Kashibo language

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Native toPerú
EthnicityCashibo people
Native speakers
1,200 (2007)[1]
  • Mainline Panoan
    • Cashibo
  • Cashibo
  • Cacataibo
  • Rubo / Isunbo
  • Nocaman
Language codes
ISO 639-3Either:
cbr – Kashibo
nom – Nocaman

Cashibo (Caxibo, Cacibo, Cachibo, Cahivo), Cacataibo, Cashibo-Cacataibo, Managua, or Hagueti is an indigenous language of Peru in the region of the Aguaytía, San Alejandro, and Súngaro rivers. It belongs to the Panoan language family.

Dialects are Kashibo (Kaschinõ), Rubo/Isunbo, Kakataibo, and Nokaman, which until recently had been thought to be extinct.



Bilabial Alveolar Retroflex Palatal Velar Glottal
plain lab.
Plosive p t k ʔ
Nasal m n ɲ
Tap/Flap ɾ
Affricate t͡s t͡ʃ
Fricative s ʂ ʃ
Approximant β̞ j w

The consonant inventory includes both a bilabial approximant, realized as [β̞], and a labial-velar approximant /w/.


Front Central Back
Close i ɨ u
Mid e o
Open a

Back vowels /o/ and /u/ are phonetically realized as less rounded; [], [].[3]


The language is official along the Aguaytía, San Alejandro, and Súngaro rivers in Perú where it is most widely spoken. It is used in schools until third grade. There are not many monolinguals, although some women over the age of fifty are.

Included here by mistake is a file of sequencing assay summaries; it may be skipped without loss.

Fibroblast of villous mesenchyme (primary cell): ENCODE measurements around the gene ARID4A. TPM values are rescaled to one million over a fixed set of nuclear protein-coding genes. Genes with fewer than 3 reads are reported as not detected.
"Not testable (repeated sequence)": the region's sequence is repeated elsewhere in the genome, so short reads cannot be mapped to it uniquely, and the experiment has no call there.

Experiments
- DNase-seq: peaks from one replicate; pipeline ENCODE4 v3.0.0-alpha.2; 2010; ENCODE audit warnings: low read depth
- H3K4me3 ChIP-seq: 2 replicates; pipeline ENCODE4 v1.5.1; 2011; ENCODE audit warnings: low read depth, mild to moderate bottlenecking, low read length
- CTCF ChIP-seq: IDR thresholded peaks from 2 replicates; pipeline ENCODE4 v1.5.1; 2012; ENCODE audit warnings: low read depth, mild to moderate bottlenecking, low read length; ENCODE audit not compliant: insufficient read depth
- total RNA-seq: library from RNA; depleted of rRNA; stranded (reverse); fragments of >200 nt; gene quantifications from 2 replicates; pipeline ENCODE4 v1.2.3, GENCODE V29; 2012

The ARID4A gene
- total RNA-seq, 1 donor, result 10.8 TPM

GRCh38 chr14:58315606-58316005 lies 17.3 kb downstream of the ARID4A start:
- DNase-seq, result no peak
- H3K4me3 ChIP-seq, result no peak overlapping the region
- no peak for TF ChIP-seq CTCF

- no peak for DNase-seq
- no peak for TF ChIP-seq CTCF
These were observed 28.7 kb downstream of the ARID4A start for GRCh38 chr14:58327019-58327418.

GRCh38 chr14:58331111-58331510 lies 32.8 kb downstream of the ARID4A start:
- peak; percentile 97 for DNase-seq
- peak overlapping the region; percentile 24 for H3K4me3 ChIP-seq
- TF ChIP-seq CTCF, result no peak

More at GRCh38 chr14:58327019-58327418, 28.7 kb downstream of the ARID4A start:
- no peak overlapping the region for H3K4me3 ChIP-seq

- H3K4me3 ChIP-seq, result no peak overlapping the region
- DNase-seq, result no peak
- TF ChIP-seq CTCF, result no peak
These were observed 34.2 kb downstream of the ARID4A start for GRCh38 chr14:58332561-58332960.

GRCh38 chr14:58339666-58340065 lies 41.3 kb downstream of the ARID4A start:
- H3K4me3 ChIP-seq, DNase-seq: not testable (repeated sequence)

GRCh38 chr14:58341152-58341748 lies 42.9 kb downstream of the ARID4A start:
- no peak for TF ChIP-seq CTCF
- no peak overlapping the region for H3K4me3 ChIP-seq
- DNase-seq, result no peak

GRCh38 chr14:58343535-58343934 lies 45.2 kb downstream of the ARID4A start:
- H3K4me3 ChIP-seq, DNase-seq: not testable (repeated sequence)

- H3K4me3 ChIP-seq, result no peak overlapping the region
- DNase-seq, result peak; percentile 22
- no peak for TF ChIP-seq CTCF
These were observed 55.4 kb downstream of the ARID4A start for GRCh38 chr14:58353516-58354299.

There is five to ten percent literacy compared to fifteen to twenty-five percent literacy in Spanish as a second language. A Cashibo-Cacataibo dictionary has been compiled, and there is a body of literature, especially poetry.


  1. ^ Kashibo at Ethnologue (18th ed., 2015)
    Nocaman at Ethnologue (18th ed., 2015)
  2. ^ Hammarström, Harald; Forkel, Robert; Haspelmath, Martin, eds. (2017). "Cashibo-Cacataibo". Glottolog 3.0. Jena, Germany: Max Planck Institute for the Science of Human History.
  3. ^ Biondi, Roberto Zariquiey (2011). A Grammar of Kashibo-Kakataibo. Melbourne, Australia: La Trobe University.
  • Campbell, Lyle. (1997). American Indian languages: The historical linguistics of Native America. New York: Oxford University Press. ISBN 0-19-509427-1.
  • Kaufman, Terrence. (1990). Language history in South America: What we know and how to know more. In D. L. Payne (Ed.), Amazonian linguistics: Studies in lowland South American languages (pp. 13–67). Austin: University of Texas Press. ISBN 0-292-70414-3.

External links[edit]